On the third week of coronavirus my true love gave to me, 500 frogs a croaking, four [dozen] calling birds, three rich fens, two mourning doves, and a partridge in the Great Plains.
It is Saturday, which means two days of rest away from video conferences, working remotely, homeschooling, and tending home. So, we run away and hide in the woods. Though the sun is shining, the thermometer has barely cracked 30°. To improvise, my son heads back to the car, grabs a spare pair of pants and wraps them around his neck like a scarf.
We’ve got our bag packed with all of the essentials – water, trail mix, peanut butter crackers, and Kleenex. For entertainment, I’ve also brought a camera, binoculars, two nature journals, and a box of colored pencils. We have nowhere to go, nothing to do, and no intention of returning home before the sun begins to set.
The further we walk, the easier it is to imagine that the modern world never actually existed. There are no roads, no cars, no phones and no computers. Instead of planes overhead, we hear the warbled cries of sandhill cranes in flight. We find an old wooden pole growing out of the base of a tree like an extra trunk. Was there a house here long ago? Address number 760 on a long forgotten road?
The skunk cabbage down near the river smells fabulously putrid. Up on the ridge, 500 frogs-a-croaking are singing as if this is the very first day that has ever been created.
Approximately half of all frogs and one-third of all salamander species in North America lay their eggs in ephemeral wetlands, which usually exist only in the spring or after heavy rains. The upper Midwest is dotted with prairie potholes that formed when glaciers retreated thousands of years ago, leaving behind a pockmarked landscape. These areas also provide habitat for migrating birds and insects such as dragonflies.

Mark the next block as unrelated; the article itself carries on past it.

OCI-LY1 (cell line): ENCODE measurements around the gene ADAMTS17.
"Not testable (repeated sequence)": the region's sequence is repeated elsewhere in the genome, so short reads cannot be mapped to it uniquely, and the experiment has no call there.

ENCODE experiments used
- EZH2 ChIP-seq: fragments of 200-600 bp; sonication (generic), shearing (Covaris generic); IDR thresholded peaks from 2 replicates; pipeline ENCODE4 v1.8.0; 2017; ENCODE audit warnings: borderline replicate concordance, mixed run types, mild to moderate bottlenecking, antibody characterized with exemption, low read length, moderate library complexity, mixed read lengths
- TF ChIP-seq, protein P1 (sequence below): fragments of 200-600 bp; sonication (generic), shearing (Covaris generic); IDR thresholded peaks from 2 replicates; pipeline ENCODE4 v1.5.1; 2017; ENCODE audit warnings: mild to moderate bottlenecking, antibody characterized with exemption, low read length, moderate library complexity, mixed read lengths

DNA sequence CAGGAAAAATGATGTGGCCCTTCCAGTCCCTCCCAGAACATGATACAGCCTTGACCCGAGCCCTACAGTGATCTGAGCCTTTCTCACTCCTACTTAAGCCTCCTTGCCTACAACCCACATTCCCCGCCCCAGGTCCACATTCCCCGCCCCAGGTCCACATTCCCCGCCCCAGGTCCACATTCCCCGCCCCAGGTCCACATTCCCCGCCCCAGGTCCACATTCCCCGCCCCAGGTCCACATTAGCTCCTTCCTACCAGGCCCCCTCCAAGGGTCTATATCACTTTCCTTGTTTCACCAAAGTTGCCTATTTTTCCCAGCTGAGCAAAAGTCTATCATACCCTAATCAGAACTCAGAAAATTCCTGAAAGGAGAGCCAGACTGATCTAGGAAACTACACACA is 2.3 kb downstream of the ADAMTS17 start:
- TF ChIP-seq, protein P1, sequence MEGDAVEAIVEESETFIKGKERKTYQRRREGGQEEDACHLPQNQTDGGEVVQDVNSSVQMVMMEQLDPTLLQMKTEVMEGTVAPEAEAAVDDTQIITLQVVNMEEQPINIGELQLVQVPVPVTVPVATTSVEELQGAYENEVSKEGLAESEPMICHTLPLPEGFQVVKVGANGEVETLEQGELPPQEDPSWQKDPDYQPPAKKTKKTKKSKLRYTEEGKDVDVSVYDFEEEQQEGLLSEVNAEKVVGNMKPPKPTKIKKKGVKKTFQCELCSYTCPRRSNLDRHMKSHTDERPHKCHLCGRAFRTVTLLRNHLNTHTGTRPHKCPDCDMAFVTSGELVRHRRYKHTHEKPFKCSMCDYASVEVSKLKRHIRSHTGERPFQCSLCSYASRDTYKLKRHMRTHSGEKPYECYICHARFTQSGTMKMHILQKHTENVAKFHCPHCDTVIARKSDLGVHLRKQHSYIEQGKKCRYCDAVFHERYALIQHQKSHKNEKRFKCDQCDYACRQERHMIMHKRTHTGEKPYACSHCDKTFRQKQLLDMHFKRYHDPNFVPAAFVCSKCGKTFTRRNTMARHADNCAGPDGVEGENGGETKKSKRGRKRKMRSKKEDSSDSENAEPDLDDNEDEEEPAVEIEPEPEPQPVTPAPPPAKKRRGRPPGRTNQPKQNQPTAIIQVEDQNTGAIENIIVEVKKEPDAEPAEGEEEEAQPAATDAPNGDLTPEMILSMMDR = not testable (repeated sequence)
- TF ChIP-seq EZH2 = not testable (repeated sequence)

As we stand beside one such wetland, we can hear at least three different kinds of frogs. The wood frogs sound like an army of angry ducks. Their squawks intensify every time my son approaches the edge of the water. In the midst of the commotion, we can also hear high-pitched spring peepers and raspy ribbitting chorus frogs. My son pokes the water with a cattail frond and finds gelatinous blobs filled with thousands of eggs. More frogs will soon appear.
Here on this remote tract of public land, the frogs have hopped happily for hundreds of years. Out in the real world, however, it’s not always easy being green. Amphibians are vulnerable to pollution from fertilizers and pesticides because they have porous skin that can absorb chemicals in water. These chemicals are especially deadly in the spring and early summer when frogs are laying eggs and tadpoles are hatching. Like other wildlife, frogs also battle the relentless spread of agriculture and development.
If you live near a lake or wetland, you can help to create healthier habitat for frogs by leaving an unmowed buffer of vegetation around the edges of soggy woods and seasonal wetlands. Limit the amount of chemicals you use on your lawn and gardens and consider planting native plants along the water’s edge. Good plants for lake and wetland edges include sedges, blue flag iris, swamp milkweed, joe-pye weed, cardinal flower, black-eyed susans, and ferns. It’s also nice to leave a few fallen trees and logs in the water to provide shelter for the frogs, as well as a place to bask in the sun.
By late afternoon, the sun is high in the sky and its rays are luxuriously warm. I lay my pack on the ground and my body on the warm, yellow prairie. The dog and child are happily chasing frogs and teasing cattails. I close my eyes and steal just a few more minutes of this peaceful wild.